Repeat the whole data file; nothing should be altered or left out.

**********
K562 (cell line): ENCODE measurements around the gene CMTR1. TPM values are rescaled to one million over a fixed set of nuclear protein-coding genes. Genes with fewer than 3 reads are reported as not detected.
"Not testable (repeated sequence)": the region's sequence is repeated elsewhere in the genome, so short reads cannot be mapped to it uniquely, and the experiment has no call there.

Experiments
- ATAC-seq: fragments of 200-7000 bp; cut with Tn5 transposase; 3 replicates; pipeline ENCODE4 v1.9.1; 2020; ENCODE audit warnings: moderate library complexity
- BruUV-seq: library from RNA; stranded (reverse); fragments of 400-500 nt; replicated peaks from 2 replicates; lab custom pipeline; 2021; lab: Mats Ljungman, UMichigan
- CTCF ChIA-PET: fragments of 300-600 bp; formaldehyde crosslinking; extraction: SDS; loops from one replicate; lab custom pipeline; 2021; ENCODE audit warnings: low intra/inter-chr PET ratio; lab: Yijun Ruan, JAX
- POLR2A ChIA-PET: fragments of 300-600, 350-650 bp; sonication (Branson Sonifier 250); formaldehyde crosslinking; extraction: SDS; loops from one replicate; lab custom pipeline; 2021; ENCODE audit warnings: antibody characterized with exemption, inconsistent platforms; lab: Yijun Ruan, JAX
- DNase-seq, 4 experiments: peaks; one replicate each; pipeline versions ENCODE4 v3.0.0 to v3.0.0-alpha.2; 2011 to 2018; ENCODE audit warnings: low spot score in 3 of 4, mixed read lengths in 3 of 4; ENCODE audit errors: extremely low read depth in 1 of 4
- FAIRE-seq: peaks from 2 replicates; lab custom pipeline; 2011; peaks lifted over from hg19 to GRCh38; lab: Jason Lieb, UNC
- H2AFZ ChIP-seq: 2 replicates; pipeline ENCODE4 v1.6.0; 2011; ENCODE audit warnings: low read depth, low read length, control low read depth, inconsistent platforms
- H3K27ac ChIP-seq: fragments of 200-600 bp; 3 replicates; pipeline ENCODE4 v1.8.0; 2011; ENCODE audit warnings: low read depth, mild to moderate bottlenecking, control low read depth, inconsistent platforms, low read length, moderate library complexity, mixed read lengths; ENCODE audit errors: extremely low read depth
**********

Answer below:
K562 (cell line): ENCODE measurements around the gene CMTR1. TPM values are rescaled to one million over a fixed set of nuclear protein-coding genes. Genes with fewer than 3 reads are reported as not detected.
"Not testable (repeated sequence)": the region's sequence is repeated elsewhere in the genome, so short reads cannot be mapped to it uniquely, and the experiment has no call there.

Experiments
- ATAC-seq: fragments of 200-7000 bp; cut with Tn5 transposase; 3 replicates; pipeline ENCODE4 v1.9.1; 2020; ENCODE audit warnings: moderate library complexity
- BruUV-seq: library from RNA; stranded (reverse); fragments of 400-500 nt; replicated peaks from 2 replicates; lab custom pipeline; 2021; lab: Mats Ljungman, UMichigan
- CTCF ChIA-PET: fragments of 300-600 bp; formaldehyde crosslinking; extraction: SDS; loops from one replicate; lab custom pipeline; 2021; ENCODE audit warnings: low intra/inter-chr PET ratio; lab: Yijun Ruan, JAX
- POLR2A ChIA-PET: fragments of 300-600, 350-650 bp; sonication (Branson Sonifier 250); formaldehyde crosslinking; extraction: SDS; loops from one replicate; lab custom pipeline; 2021; ENCODE audit warnings: antibody characterized with exemption, inconsistent platforms; lab: Yijun Ruan, JAX
- DNase-seq, 4 experiments: peaks; one replicate each; pipeline versions ENCODE4 v3.0.0 to v3.0.0-alpha.2; 2011 to 2018; ENCODE audit warnings: low spot score in 3 of 4, mixed read lengths in 3 of 4; ENCODE audit errors: extremely low read depth in 1 of 4
- FAIRE-seq: peaks from 2 replicates; lab custom pipeline; 2011; peaks lifted over from hg19 to GRCh38; lab: Jason Lieb, UNC
- H2AFZ ChIP-seq: 2 replicates; pipeline ENCODE4 v1.6.0; 2011; ENCODE audit warnings: low read depth, low read length, control low read depth, inconsistent platforms
- H3K27ac ChIP-seq: fragments of 200-600 bp; 3 replicates; pipeline ENCODE4 v1.8.0; 2011; ENCODE audit warnings: low read depth, mild to moderate bottlenecking, control low read depth, inconsistent platforms, low read length, moderate library complexity, mixed read lengths; ENCODE audit errors: extremely low read depth